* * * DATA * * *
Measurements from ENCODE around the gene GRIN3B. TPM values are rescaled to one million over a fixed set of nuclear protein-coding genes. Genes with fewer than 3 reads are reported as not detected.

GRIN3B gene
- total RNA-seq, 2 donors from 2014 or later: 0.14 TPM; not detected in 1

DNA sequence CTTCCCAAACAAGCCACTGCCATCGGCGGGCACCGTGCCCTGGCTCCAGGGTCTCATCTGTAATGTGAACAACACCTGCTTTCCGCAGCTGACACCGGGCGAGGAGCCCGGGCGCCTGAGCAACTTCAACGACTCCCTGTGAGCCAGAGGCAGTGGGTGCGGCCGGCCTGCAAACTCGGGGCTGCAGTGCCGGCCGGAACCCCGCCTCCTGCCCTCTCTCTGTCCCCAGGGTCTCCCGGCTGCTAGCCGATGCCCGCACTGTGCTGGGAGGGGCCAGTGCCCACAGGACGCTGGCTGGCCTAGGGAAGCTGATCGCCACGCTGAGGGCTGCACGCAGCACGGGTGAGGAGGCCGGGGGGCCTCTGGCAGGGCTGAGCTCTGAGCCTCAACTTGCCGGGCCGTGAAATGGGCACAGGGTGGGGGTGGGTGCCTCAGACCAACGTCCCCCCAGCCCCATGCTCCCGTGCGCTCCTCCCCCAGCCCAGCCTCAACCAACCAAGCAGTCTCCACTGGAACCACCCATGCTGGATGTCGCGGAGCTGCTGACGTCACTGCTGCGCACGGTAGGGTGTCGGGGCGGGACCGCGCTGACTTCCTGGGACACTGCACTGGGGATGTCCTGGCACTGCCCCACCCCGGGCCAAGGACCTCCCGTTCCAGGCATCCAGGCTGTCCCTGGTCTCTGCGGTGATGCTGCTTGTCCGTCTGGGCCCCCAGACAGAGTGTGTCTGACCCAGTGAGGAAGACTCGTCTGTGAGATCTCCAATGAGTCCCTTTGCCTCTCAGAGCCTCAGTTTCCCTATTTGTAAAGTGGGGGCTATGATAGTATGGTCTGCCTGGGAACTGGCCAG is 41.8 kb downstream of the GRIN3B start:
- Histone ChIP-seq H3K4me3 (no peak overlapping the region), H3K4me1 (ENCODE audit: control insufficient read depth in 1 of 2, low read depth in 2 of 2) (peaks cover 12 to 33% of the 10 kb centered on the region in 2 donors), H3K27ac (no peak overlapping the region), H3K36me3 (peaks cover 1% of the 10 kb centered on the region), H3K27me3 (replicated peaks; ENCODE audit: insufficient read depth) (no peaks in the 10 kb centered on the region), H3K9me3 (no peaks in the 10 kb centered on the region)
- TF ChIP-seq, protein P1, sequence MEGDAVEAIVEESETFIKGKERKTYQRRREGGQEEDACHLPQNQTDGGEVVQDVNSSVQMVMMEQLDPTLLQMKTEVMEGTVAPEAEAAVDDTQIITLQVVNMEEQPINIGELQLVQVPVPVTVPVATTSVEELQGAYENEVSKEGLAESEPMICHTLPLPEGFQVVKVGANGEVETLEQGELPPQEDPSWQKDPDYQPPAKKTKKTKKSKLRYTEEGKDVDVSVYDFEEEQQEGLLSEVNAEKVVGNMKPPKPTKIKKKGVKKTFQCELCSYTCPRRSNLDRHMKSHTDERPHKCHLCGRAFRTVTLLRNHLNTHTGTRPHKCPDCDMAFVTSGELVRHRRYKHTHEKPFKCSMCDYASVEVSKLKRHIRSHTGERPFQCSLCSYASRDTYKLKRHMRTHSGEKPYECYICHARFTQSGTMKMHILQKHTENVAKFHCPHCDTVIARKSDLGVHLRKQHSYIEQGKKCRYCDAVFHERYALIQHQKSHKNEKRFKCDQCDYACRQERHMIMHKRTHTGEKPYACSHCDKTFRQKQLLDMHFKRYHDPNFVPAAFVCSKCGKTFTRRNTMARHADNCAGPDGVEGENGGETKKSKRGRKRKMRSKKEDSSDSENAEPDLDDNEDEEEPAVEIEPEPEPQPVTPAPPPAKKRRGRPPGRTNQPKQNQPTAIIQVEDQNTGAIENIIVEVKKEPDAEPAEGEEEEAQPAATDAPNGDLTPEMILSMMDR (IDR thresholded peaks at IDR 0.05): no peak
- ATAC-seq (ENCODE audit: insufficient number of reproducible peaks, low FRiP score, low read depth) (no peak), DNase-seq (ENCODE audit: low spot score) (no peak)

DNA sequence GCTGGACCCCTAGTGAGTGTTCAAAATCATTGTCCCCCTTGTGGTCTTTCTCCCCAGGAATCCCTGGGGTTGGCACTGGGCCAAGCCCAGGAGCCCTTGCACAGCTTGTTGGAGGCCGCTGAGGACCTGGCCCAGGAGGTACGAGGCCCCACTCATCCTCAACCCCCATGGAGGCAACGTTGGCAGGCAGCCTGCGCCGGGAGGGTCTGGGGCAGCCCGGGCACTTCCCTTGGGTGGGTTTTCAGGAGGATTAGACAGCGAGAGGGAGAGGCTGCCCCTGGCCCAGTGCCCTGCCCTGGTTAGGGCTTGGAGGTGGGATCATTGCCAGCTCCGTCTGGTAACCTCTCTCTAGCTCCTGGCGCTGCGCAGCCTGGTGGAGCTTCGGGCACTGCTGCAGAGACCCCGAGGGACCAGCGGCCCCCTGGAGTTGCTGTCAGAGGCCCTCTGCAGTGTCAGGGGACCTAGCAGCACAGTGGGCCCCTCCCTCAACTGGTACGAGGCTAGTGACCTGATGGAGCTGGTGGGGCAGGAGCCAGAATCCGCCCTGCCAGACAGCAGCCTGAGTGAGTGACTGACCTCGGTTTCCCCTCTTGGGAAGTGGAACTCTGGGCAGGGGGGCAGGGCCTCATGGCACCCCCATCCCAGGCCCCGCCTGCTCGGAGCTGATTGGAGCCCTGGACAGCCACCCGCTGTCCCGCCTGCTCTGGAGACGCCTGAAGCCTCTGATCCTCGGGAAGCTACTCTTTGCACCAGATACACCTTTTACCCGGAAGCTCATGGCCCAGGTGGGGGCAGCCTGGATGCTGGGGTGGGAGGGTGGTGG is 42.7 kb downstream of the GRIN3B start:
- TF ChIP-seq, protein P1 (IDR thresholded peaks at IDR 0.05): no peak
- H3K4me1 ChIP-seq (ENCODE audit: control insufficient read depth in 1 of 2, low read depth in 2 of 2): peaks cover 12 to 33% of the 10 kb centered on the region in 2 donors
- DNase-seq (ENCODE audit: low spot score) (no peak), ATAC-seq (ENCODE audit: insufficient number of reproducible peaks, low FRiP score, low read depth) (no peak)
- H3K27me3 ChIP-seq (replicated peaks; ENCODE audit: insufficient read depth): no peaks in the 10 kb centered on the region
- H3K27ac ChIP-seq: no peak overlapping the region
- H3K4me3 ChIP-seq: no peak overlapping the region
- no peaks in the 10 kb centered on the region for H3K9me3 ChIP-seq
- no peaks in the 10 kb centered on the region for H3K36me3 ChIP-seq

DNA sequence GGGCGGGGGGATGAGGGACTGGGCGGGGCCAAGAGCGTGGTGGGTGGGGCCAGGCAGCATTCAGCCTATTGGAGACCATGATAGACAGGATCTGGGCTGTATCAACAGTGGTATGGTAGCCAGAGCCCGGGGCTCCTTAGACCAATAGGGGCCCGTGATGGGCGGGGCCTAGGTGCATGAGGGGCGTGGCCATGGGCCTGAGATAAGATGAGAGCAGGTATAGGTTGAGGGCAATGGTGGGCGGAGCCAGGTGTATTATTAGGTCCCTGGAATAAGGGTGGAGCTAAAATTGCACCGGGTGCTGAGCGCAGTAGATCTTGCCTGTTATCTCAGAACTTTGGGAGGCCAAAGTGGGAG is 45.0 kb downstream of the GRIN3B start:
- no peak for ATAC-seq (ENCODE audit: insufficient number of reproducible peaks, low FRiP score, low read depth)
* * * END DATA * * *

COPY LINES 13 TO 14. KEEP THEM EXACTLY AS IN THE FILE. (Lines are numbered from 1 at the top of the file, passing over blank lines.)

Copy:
- H3K27ac ChIP-seq: no peak overlapping the region
- H3K4me3 ChIP-seq: no peak overlapping the region